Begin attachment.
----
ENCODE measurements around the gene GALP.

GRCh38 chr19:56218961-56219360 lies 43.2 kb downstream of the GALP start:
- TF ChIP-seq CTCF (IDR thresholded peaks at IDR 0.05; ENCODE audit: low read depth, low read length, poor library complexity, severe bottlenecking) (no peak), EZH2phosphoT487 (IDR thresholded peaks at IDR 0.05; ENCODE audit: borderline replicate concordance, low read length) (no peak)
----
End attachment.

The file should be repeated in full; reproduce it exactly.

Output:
ENCODE measurements around the gene GALP.

GRCh38 chr19:56218961-56219360 lies 43.2 kb downstream of the GALP start:
- TF ChIP-seq CTCF (IDR thresholded peaks at IDR 0.05; ENCODE audit: low read depth, low read length, poor library complexity, severe bottlenecking) (no peak), EZH2phosphoT487 (IDR thresholded peaks at IDR 0.05; ENCODE audit: borderline replicate concordance, low read length) (no peak)